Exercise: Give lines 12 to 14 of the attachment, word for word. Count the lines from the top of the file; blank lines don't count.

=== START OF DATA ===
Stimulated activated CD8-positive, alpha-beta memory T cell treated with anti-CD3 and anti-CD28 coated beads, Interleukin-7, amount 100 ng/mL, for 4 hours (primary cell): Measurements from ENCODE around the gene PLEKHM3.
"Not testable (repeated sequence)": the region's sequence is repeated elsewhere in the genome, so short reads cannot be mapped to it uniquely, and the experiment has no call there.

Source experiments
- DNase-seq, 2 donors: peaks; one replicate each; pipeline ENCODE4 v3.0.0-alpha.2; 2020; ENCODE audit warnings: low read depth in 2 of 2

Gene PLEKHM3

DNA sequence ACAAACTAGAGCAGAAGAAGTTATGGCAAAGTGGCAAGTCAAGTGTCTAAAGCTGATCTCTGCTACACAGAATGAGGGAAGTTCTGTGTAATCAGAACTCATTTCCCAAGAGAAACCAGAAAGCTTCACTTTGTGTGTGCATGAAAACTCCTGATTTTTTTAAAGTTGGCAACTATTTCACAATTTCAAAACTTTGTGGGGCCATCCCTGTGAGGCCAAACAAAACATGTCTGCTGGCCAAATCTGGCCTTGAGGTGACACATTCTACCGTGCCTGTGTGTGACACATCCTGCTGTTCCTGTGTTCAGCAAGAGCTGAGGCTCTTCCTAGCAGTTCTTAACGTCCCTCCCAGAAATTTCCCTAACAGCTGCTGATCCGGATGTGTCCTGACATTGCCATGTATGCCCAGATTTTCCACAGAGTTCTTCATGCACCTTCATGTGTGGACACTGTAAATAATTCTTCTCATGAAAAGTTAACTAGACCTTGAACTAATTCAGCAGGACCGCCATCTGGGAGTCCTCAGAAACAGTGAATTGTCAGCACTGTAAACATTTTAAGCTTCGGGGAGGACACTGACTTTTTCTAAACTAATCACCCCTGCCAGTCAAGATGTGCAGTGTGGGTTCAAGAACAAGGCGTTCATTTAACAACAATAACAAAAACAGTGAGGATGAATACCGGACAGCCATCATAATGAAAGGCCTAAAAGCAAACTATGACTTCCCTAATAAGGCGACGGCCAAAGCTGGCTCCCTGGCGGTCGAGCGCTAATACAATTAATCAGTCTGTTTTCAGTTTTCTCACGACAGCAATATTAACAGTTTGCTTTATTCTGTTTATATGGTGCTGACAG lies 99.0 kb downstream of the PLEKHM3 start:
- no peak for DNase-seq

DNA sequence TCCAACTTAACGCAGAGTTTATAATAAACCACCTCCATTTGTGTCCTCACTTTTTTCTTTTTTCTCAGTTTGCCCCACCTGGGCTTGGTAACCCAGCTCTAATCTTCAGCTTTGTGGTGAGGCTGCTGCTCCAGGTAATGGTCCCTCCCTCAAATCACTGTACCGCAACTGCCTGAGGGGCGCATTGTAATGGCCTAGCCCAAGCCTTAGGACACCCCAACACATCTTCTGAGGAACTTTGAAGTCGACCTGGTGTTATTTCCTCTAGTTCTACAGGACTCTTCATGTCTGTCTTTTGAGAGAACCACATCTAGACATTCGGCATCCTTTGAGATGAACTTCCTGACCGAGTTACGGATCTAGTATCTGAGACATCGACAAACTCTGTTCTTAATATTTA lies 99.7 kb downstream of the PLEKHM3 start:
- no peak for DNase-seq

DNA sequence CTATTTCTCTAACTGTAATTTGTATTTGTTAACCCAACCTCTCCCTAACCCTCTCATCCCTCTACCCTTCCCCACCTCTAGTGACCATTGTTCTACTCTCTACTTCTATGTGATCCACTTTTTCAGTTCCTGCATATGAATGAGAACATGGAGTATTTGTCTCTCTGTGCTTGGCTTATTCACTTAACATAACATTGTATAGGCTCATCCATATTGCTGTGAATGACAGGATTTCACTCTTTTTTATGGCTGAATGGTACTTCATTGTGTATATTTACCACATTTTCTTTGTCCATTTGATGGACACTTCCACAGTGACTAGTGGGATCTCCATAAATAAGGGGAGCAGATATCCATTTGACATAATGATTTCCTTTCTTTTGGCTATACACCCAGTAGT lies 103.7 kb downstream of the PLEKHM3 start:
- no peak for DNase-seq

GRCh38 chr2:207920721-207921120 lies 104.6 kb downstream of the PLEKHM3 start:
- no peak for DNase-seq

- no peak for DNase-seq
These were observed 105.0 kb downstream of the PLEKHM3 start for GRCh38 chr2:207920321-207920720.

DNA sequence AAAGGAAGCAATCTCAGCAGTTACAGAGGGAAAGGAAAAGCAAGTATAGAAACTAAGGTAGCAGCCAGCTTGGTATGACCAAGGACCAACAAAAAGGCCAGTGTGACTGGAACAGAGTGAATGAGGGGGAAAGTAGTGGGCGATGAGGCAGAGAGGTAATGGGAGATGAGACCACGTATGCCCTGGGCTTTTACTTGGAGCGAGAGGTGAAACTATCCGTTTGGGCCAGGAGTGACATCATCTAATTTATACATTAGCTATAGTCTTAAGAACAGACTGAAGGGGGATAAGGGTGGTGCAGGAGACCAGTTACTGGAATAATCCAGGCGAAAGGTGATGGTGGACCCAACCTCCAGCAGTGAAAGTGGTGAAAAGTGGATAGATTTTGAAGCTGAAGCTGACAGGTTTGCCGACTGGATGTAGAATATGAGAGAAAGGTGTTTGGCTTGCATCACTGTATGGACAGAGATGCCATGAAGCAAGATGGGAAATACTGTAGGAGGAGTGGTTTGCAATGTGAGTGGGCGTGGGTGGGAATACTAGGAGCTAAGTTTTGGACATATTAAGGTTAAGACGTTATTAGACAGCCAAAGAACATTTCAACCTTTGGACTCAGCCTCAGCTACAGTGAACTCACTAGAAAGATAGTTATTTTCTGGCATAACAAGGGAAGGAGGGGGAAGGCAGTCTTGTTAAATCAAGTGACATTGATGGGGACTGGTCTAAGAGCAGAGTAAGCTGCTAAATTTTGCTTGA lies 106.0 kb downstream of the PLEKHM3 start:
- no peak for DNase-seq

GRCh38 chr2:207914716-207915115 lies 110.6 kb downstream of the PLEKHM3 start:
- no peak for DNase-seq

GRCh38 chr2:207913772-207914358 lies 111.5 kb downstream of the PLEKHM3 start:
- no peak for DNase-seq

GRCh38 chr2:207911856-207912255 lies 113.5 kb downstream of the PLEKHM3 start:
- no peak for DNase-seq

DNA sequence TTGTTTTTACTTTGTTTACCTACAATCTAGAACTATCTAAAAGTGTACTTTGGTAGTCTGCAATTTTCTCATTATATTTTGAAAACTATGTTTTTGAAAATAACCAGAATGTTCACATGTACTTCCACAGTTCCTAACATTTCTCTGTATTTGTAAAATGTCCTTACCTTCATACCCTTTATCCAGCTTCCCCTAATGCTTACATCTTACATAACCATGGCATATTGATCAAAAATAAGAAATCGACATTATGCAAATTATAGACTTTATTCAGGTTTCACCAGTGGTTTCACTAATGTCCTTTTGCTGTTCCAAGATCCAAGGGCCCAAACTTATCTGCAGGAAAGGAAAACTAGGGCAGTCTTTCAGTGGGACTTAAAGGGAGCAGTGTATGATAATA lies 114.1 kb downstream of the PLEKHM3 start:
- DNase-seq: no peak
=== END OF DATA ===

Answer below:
GRCh38 chr2:207920721-207921120 lies 104.6 kb downstream of the PLEKHM3 start:
- no peak for DNase-seq

- no peak for DNase-seq